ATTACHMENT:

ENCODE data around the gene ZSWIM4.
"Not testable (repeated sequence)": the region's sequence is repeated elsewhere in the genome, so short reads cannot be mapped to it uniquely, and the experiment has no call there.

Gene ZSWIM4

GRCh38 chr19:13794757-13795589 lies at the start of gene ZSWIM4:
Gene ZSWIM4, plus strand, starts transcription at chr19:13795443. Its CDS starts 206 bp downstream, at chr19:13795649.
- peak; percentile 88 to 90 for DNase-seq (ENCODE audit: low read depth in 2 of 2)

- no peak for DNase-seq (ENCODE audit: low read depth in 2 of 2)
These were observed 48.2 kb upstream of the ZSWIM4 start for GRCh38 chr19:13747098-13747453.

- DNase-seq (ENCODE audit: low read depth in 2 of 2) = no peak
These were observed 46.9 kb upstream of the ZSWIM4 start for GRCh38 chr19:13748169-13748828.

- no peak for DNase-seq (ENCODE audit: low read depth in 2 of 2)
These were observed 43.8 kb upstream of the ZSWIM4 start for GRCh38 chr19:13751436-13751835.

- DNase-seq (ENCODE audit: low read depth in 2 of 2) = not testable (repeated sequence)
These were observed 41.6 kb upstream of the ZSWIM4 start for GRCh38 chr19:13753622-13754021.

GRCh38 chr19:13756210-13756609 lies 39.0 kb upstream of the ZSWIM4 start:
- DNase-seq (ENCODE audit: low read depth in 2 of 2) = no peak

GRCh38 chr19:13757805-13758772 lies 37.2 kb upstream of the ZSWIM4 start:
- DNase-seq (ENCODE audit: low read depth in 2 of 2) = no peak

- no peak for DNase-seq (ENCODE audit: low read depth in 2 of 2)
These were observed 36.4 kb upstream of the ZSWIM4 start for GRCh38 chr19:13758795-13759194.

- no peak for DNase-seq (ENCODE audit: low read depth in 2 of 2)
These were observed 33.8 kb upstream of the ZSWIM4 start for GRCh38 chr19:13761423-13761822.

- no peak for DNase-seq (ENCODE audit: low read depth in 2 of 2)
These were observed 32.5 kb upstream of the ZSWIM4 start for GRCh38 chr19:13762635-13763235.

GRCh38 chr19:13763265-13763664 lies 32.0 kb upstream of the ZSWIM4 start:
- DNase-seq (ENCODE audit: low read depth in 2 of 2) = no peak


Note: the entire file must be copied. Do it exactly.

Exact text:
ENCODE data around the gene ZSWIM4.
"Not testable (repeated sequence)": the region's sequence is repeated elsewhere in the genome, so short reads cannot be mapped to it uniquely, and the experiment has no call there.

Gene ZSWIM4

GRCh38 chr19:13794757-13795589 lies at the start of gene ZSWIM4:
Gene ZSWIM4, plus strand, starts transcription at chr19:13795443. Its CDS starts 206 bp downstream, at chr19:13795649.
- peak; percentile 88 to 90 for DNase-seq (ENCODE audit: low read depth in 2 of 2)

- no peak for DNase-seq (ENCODE audit: low read depth in 2 of 2)
These were observed 48.2 kb upstream of the ZSWIM4 start for GRCh38 chr19:13747098-13747453.

- DNase-seq (ENCODE audit: low read depth in 2 of 2) = no peak
These were observed 46.9 kb upstream of the ZSWIM4 start for GRCh38 chr19:13748169-13748828.

- no peak for DNase-seq (ENCODE audit: low read depth in 2 of 2)
These were observed 43.8 kb upstream of the ZSWIM4 start for GRCh38 chr19:13751436-13751835.

- DNase-seq (ENCODE audit: low read depth in 2 of 2) = not testable (repeated sequence)
These were observed 41.6 kb upstream of the ZSWIM4 start for GRCh38 chr19:13753622-13754021.

GRCh38 chr19:13756210-13756609 lies 39.0 kb upstream of the ZSWIM4 start:
- DNase-seq (ENCODE audit: low read depth in 2 of 2) = no peak

GRCh38 chr19:13757805-13758772 lies 37.2 kb upstream of the ZSWIM4 start:
- DNase-seq (ENCODE audit: low read depth in 2 of 2) = no peak

- no peak for DNase-seq (ENCODE audit: low read depth in 2 of 2)
These were observed 36.4 kb upstream of the ZSWIM4 start for GRCh38 chr19:13758795-13759194.

- no peak for DNase-seq (ENCODE audit: low read depth in 2 of 2)
These were observed 33.8 kb upstream of the ZSWIM4 start for GRCh38 chr19:13761423-13761822.

- no peak for DNase-seq (ENCODE audit: low read depth in 2 of 2)
These were observed 32.5 kb upstream of the ZSWIM4 start for GRCh38 chr19:13762635-13763235.

GRCh38 chr19:13763265-13763664 lies 32.0 kb upstream of the ZSWIM4 start:
- DNase-seq (ENCODE audit: low read depth in 2 of 2) = no peak